Not really: the definition of evolution usually incorporates the idea of the change of inheritable characteristics: the example of the big-toed lizards would appear to involve no new characteristics, but simply a change in relative frequency of the expression of a trait which already exists. That is variation within species. The lizard toe variation is very likely a cyclic trait evolved centuries ago as a survival mechanism against periodic flooding and hurricanes.
            As Darelle stated, this change in frequency occurred in months, but this was not from the time of mutation. The title of the paper itself only cited ‘natural selection’. As far as I am concerned, natural selection is not enough, mutation is also required to fit into the definition of evolution as I understand it.

            ‘And that’s still evolution. It doesn’t have to meet some arbitrary cut-off like mutation or speciation to still be evolution.’
            Its not an arbitrary cut-off point, mutation is required for new traits, otherwise, it is a shuffling around of pre-existing traits. Without mutation, it is only half-evolution (and possibly not evolution at all, if it just means a variation of phenotype).

            I can sort of half agree with the time issue: the quiz question is implying that evolution (mutation plus spread through the species) is fast. Darelle cited months for lizards (which as I stated is a questionable claim). My point was that it is a question of generations. The number of generations is more meaningful as a marker of evolutionary time, in any case, than a vague sense of time in a human sense.

            • GrayFisher
              Posted September 26, 2018 at 12:50 pm | Permalink

              I don’t read it as implying evolution IS fast, only that is sometimes CAN be fast in human terms, as opposed to the idea that it only happens over hundreds of thousands of years and is not observable to us over shorter periods like a lifetime, or years or months.

              Our definitions of what counts as evolution use a different bar, but that’s okay. We don’t disagree on the fundamentals. Thanks for the reply.

              • Kevin
                Posted September 26, 2018 at 4:54 pm | Permalink

                Quite so: it just goes to show what a hornet’s nest can be stirred up by a BBC quiz presumably aimed at kids.
                Its interesting that even specialists have some slightly different notions as to how certain mechanisms work and slightly varied definitions.

                I found out some time back that Clostridium prefringens is supposed to have the shortest known reproduction time: clocks in at 12 minutes, saucy little devil. Not a very friendly bacterium for doing lab work on, though.
                That’s from one bacterium to about a thousand in 2 hours. A million in 4 hours through some 20 generations. 140 generations a day. That’s about 3500 years in bacteria time. I don’t know what the mutation rate would be.

  34. Kevin
    Posted September 25, 2018 at 3:03 pm | Permalink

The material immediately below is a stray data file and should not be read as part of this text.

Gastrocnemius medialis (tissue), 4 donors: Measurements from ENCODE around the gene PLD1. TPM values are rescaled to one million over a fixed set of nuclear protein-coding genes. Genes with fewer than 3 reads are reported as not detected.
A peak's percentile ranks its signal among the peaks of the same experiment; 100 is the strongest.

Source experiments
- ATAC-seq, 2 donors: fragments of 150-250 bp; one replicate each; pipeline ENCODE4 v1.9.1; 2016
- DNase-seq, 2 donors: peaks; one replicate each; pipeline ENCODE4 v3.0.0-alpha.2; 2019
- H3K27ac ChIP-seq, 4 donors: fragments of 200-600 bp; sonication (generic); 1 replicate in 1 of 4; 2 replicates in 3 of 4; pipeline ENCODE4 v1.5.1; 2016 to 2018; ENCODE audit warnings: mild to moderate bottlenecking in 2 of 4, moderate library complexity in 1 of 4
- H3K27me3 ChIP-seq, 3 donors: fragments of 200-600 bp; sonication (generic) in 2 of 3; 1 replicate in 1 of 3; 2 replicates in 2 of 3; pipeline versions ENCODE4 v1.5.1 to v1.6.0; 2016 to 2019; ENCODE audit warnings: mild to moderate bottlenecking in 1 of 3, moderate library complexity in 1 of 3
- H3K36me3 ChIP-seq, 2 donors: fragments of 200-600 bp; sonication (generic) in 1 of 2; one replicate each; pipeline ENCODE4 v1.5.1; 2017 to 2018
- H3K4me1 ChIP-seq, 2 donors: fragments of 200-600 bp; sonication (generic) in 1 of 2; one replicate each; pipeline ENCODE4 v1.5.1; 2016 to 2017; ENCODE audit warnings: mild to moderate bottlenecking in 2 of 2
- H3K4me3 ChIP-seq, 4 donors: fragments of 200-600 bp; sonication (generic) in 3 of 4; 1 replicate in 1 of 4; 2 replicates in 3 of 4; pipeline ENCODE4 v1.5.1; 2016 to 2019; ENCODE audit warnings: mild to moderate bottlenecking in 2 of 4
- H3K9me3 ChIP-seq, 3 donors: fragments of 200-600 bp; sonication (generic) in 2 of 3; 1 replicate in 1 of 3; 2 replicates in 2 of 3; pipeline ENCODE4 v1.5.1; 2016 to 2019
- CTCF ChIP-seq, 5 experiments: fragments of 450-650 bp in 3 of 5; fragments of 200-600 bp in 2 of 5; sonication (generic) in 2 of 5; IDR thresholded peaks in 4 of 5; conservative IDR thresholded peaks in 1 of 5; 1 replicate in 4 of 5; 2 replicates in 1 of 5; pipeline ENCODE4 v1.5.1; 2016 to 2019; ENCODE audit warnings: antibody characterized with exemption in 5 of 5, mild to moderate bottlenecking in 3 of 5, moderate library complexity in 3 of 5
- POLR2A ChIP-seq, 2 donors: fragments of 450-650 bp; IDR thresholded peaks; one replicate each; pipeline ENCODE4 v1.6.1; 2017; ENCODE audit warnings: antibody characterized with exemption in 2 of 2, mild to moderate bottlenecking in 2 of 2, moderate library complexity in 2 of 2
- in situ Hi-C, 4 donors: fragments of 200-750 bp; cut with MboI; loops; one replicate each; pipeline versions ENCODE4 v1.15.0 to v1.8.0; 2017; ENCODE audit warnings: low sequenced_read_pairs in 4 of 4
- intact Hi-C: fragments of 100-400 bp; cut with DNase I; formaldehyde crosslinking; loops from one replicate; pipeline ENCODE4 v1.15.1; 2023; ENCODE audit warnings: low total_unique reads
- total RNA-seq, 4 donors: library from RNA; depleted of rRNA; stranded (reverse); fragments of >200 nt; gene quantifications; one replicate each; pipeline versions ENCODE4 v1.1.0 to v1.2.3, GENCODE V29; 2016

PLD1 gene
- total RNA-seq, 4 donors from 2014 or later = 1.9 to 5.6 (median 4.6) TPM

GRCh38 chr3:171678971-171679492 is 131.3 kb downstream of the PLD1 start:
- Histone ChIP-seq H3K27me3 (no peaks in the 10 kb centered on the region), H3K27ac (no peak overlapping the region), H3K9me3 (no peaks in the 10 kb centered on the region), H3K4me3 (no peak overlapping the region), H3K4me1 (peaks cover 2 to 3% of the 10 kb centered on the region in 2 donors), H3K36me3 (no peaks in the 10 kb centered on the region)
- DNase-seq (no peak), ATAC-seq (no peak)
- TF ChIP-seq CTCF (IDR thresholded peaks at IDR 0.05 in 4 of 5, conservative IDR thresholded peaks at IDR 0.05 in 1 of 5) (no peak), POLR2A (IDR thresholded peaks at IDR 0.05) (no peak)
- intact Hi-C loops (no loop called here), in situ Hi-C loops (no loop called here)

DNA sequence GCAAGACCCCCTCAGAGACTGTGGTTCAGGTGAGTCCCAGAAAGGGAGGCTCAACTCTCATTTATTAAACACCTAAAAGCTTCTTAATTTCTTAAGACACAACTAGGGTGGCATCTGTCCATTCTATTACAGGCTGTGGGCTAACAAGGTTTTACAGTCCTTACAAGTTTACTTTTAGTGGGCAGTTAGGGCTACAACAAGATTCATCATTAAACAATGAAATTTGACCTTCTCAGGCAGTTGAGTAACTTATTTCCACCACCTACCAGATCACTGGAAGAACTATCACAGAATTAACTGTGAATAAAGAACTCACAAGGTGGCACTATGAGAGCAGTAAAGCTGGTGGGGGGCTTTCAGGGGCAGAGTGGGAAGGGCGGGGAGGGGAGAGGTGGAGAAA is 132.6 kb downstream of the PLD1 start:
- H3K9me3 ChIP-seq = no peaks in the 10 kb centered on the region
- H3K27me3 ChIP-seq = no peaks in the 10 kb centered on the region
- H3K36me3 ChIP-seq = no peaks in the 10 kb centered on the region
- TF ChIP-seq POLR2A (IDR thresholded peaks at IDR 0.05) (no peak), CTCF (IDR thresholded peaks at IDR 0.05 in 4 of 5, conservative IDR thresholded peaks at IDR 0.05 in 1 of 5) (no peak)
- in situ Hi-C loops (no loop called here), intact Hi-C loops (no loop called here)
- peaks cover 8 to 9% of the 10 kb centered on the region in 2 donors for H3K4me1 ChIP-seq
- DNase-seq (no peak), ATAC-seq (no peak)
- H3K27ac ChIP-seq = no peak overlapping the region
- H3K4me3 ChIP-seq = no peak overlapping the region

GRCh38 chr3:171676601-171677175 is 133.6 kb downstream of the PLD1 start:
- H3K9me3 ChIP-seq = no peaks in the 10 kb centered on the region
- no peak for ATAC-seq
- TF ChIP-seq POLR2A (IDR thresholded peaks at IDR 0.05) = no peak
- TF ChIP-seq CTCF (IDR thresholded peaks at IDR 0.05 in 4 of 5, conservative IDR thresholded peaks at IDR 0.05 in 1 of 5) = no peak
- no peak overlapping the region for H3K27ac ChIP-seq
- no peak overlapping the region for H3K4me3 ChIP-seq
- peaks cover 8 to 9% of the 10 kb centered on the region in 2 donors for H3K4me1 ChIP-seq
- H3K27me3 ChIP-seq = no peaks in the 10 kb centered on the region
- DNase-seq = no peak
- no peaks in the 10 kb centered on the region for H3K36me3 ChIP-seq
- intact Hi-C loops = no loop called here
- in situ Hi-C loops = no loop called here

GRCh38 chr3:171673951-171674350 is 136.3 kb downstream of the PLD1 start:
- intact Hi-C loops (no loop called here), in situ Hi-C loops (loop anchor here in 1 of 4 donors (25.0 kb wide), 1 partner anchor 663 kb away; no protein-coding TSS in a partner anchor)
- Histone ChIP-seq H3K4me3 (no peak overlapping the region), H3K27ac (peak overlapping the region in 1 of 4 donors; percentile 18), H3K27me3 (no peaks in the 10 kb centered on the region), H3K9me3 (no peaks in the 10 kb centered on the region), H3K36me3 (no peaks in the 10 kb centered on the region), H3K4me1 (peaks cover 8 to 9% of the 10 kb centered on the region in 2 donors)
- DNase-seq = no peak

I would also argue that evolution is necessarily an improvement because the mutated form, having survived natural selection, is better adapted to its environment than the prior existing for. Bad mutations are NOT an evolution, since they are eliminated by natural selection. Evolution is SUCCESSFUL genes surviving natural selection.

    • infiniteimprobabilit
      Posted September 25, 2018 at 9:07 pm | Permalink

      Yes, but if the environment is prone to change? One could imagine, say, a lengthy but anomalous period of milder winters when some animal’s fur gets a little shorter; succeeded by a return to colder winters when it really regrets having lost its long coat. It depends which perspective you look from whether the change was an ‘improvement’ or a ‘disimprovement’.

      There are also numerous sexually-selected changes (like some of the adornments on peacocks and birds of paradise) that are not physically useful and surely detrimental in functional terms. That could only be an ‘improvement’ if you define the environment to include ‘sexual success with the female of the species’. Seen in terms of the species as a whole it would be advantageous for the females to mitigate their preference for flashy displays.

      cr

      • Diane G
        Posted September 26, 2018 at 5:53 am | Permalink

        Regarding your first paragraph…in the last century we were taught the concept of “genetic load,” which IIRC referred to the maintenance of certain genetic variation within a given population in a frequency related to how often it was adaptive. I.e., there might be a mutation that is usually either adaptively neutral or in fact usually maladaptive, but that is maintained in a population at a certain frequency related to the frequency of rare environmental contingencies in which it is, in fact adaptive. Last I looked, this term had changed meaning, but the general principle still makes good evolutionary sense to me.

        Quite often students tend to think of natural selection as proceeding irrevocably to some universally ideal endpoint, when in fact it is the maintenance of certain variation within a given population that allows it to survive environmental change.

      • Kevin
        Posted September 26, 2018 at 6:48 am | Permalink

        “It depends which perspective you look from whether the change was an ‘improvement’ or a ‘disimprovement’.”

        I would argue that, if a trait persists, it is an improvement. If it disappears, it is a disimprovement (apart from also being non-existent). I agree that the environment might vary. Varying environment is often necessary for a new trait to emerge (prove itself as a survival advantage).